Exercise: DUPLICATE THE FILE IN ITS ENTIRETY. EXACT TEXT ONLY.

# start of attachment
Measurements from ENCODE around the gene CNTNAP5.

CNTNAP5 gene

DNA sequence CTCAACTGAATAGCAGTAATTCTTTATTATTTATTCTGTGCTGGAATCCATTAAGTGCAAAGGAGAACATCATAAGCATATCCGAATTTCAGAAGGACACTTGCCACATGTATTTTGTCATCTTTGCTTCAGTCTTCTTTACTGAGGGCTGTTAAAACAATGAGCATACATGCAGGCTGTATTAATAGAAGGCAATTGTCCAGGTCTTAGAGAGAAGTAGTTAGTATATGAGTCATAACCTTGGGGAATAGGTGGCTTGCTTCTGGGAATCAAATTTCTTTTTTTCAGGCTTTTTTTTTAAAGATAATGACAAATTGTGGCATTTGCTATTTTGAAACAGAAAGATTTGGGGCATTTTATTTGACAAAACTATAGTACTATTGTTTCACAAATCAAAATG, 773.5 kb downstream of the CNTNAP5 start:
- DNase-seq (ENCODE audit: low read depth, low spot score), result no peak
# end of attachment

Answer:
Measurements from ENCODE around the gene CNTNAP5.

CNTNAP5 gene

DNA sequence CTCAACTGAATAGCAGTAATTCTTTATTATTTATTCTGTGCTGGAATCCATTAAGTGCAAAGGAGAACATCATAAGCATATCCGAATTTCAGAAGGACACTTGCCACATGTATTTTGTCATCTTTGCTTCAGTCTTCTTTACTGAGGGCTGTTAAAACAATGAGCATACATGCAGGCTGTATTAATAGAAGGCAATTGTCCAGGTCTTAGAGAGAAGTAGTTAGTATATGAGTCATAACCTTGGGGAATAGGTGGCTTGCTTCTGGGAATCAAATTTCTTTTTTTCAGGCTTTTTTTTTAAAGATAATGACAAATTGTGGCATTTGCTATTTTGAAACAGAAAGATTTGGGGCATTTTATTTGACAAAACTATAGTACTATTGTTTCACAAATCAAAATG, 773.5 kb downstream of the CNTNAP5 start:
- DNase-seq (ENCODE audit: low read depth, low spot score), result no peak